Borussia Monchengladbach players to defer wages during coronavirus shutdown

Borussia Monchengladbach players, coaches and directors have agreed to defer their wages in order to help the Bundesliga club and their employees.

The Deutsche Fussball Liga postponed all matches in the Bundesliga until at least April 2 last week amid the coronavirus pandemic.

And to alleviate financial worries for employees at the club, who sit fourth in the table, players have agreed to go without pay during the outbreak.

In an interview on Monchengladbach’s official website, sporting director Max Eberl revealed he spoke to the players on Tuesday about the situation and that they were unanimous in their decision.

Eberl said: “I didn’t have to explain much. The players know what’s going on. The team has offered to forego salary if it can help the club and its employees.

“I am very proud of the boys. Clear signal: We stand together for Borussia, in good times and in bad. They want to give something back to Borussia and also to all the fans who support us.

Monchengladbach are fourth in the Bundesliga table
Monchengladbach are fourth in the Bundesliga table

“The coaching staff joined in, just like our directors and managing directors. These are difficult times and they require special measures.”

Gladbach managing director Stephan Schippers also indicated that DFL would be tempted to play matches behind closed doors to ensure the season is completed.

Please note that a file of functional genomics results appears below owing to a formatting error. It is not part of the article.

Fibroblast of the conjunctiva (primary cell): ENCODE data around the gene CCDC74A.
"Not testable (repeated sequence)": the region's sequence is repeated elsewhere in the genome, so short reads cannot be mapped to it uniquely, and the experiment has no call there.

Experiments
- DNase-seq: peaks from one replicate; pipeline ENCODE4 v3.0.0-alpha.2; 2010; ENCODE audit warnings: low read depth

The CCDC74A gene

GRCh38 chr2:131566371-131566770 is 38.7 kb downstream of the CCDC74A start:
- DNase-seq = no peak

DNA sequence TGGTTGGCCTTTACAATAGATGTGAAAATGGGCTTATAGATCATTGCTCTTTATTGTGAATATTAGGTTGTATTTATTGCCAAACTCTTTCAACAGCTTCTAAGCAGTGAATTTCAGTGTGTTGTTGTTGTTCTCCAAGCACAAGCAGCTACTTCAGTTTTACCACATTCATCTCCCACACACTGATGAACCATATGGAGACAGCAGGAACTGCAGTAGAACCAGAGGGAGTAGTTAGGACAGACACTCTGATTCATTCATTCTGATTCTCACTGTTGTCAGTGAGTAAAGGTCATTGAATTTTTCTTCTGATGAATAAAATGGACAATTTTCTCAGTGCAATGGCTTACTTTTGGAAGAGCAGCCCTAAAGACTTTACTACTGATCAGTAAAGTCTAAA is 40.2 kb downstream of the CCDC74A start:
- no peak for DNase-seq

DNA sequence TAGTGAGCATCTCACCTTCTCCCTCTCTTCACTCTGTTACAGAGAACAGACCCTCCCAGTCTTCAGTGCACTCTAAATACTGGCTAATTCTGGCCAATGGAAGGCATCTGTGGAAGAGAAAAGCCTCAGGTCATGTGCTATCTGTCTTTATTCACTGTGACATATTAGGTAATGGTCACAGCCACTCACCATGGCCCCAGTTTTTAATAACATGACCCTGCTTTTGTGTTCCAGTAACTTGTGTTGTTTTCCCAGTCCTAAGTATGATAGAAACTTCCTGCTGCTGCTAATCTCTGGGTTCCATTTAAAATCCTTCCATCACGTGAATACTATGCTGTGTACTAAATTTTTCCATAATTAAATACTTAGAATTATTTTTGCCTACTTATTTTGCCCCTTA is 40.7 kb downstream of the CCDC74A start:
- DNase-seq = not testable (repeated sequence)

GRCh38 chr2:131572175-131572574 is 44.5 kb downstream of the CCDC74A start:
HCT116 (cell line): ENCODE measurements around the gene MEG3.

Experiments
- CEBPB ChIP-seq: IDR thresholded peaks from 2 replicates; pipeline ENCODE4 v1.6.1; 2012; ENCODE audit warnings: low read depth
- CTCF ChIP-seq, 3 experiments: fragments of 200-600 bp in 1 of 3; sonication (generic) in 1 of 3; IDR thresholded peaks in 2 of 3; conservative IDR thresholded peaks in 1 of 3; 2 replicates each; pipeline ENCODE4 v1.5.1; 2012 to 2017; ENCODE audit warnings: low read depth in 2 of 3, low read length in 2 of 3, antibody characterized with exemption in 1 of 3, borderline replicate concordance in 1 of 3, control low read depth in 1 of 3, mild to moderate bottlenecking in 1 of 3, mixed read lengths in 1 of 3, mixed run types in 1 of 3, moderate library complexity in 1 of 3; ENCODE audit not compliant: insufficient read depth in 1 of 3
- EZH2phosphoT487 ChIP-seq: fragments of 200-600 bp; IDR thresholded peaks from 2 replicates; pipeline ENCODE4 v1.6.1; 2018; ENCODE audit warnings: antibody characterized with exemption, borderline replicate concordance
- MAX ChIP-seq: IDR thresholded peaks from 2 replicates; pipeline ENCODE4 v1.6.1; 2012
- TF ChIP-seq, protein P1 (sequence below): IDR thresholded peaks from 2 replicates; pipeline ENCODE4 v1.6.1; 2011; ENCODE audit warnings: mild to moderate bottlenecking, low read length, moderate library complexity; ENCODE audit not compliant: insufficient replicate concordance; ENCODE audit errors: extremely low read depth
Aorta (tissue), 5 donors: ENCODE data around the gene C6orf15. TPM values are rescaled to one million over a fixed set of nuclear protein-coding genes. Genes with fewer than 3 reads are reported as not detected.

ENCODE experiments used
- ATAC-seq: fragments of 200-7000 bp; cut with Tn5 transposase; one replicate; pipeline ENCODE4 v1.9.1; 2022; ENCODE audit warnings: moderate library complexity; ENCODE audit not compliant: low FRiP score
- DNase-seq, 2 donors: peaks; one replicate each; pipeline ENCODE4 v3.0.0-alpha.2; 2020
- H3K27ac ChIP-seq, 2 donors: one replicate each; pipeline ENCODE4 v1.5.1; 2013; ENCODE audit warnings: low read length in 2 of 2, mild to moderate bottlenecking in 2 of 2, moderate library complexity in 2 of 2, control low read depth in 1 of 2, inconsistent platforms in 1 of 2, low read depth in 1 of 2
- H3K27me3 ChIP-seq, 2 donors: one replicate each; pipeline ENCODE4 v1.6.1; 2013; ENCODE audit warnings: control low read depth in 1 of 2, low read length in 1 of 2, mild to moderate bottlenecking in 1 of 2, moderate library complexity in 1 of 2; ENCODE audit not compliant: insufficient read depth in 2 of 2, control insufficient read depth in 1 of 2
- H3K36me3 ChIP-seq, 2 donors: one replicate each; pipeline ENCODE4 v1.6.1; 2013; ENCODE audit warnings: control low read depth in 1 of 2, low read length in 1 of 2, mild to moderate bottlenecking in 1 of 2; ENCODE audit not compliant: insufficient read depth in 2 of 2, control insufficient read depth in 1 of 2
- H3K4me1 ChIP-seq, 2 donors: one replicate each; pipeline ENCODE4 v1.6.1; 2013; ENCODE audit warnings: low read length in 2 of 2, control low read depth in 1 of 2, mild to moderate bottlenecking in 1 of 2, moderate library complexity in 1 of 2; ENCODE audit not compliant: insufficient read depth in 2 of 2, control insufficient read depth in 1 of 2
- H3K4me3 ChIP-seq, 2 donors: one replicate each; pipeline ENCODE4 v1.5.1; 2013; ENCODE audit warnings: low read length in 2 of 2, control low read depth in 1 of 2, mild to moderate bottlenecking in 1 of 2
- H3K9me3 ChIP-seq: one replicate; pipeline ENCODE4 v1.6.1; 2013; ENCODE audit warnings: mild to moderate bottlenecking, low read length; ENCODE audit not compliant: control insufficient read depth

“The goal is for Borussia Monchengladbach to survive this corona crisis and to do that without having to give notice of termination to anyone. In order to achieve this we will all have to work hard together,” Schippers said.

“We are experiencing the most difficult situation since 1999 in the Bundesliga and also at Borussia Monchengladbach. We have to say this openly. We expect loss of revenue due to game cancellations, lack of viewer revenue, possibly lost TV revenue and lack of sponsorship money.

“In order to avoid a huge financial hit, the efforts of the league and all clubs are currently aimed at ending the current season in order to secure TV revenue and sponsorship money.

“Bundesliga football without fans is not what we want. But for the next few weeks and months we have to realise that only a continuation of the Bundesliga games – without spectators – will allow many clubs to survive economically.”